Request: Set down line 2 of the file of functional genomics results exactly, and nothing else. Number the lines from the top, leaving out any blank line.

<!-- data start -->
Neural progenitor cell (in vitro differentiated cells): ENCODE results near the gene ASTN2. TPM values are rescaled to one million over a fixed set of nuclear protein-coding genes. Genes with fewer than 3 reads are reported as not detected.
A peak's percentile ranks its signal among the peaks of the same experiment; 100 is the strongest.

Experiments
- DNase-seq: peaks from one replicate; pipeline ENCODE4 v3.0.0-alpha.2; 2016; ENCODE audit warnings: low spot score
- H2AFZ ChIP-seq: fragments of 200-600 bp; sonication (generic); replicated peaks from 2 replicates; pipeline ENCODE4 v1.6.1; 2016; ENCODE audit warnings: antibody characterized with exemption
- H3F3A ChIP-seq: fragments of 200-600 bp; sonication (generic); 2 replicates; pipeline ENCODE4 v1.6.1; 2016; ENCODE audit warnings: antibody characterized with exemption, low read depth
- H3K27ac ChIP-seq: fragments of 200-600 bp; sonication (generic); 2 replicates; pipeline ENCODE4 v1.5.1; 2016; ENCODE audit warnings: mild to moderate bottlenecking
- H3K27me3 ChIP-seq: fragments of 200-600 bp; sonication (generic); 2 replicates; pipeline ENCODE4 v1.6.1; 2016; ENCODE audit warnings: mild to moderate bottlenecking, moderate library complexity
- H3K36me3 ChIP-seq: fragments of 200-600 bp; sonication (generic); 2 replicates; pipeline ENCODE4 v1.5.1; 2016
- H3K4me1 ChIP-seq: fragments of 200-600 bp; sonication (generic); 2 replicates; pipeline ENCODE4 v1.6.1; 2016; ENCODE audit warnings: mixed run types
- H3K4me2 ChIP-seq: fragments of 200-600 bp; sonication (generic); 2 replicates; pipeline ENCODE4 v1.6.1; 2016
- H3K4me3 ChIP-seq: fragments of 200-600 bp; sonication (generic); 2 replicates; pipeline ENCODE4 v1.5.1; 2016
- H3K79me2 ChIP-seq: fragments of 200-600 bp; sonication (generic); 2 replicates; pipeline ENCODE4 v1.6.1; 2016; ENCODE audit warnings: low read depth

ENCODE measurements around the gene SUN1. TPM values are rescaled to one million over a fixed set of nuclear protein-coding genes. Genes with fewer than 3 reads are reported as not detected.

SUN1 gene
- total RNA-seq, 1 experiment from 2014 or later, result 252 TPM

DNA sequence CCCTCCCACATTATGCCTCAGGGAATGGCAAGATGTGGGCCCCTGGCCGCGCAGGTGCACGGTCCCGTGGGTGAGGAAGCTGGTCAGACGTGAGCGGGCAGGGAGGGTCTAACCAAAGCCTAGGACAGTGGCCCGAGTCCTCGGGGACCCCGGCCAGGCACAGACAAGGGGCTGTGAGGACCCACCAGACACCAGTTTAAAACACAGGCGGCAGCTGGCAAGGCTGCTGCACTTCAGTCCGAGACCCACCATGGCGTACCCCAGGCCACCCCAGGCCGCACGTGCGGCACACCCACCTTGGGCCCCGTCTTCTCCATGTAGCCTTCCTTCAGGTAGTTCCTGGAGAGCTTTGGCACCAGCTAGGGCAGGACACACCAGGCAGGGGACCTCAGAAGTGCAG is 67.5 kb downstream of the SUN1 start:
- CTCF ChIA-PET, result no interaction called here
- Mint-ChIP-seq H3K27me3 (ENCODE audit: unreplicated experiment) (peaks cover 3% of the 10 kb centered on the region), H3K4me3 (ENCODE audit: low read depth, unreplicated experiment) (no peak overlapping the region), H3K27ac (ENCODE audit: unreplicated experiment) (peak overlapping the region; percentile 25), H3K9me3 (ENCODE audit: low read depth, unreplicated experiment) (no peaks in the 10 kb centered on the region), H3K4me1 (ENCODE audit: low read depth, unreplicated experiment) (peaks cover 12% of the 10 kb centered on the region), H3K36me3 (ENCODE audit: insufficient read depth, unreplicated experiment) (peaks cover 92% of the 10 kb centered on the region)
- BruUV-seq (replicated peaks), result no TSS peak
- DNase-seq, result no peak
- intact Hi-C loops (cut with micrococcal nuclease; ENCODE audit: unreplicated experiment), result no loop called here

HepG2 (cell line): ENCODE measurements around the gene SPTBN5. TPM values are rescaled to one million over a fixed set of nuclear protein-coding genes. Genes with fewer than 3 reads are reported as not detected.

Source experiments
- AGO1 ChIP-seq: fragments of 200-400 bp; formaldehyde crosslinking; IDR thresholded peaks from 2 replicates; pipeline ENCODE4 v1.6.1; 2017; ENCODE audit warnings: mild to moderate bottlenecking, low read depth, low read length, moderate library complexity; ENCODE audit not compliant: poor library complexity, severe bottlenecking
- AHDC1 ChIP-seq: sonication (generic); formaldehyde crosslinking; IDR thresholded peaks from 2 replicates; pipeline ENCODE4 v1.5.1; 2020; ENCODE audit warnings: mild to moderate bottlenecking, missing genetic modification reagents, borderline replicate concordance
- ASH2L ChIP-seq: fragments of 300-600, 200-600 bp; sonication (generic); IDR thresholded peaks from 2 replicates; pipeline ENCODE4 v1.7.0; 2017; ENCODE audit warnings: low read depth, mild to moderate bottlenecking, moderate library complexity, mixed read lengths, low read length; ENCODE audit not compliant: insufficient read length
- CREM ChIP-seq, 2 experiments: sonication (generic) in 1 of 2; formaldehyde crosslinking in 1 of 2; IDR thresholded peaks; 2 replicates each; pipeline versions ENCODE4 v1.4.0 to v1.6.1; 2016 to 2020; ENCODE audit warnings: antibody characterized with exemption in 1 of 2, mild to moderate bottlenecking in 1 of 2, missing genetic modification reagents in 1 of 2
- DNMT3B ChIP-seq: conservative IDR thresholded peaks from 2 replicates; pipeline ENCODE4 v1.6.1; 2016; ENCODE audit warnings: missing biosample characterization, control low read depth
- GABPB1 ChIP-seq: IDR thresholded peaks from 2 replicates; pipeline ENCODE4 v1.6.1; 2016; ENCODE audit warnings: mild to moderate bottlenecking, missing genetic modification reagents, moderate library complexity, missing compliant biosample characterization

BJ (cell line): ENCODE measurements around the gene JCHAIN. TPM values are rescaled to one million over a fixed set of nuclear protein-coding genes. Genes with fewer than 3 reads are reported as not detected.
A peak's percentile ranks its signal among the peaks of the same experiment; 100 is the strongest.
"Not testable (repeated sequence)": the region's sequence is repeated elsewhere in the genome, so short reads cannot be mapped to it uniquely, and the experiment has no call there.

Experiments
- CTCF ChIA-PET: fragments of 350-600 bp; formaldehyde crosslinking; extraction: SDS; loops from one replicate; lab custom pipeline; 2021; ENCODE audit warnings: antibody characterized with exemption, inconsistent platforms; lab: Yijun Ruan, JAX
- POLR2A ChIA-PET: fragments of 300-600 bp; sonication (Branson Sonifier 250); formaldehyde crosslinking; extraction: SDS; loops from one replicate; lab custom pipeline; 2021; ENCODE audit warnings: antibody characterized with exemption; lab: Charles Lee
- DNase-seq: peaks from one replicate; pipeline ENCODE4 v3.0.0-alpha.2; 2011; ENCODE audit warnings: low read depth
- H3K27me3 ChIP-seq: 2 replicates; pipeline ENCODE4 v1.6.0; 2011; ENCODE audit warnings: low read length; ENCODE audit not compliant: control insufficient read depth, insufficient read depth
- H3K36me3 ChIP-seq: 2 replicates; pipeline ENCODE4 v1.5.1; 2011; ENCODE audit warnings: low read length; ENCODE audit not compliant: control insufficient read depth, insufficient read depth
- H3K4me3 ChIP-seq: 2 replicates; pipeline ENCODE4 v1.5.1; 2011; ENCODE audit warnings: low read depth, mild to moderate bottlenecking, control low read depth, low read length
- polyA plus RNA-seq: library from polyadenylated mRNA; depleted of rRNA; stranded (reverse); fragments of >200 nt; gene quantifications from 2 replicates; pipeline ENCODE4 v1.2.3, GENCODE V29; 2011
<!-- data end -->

A peak's percentile ranks its signal among the peaks of the same experiment; 100 is the strongest.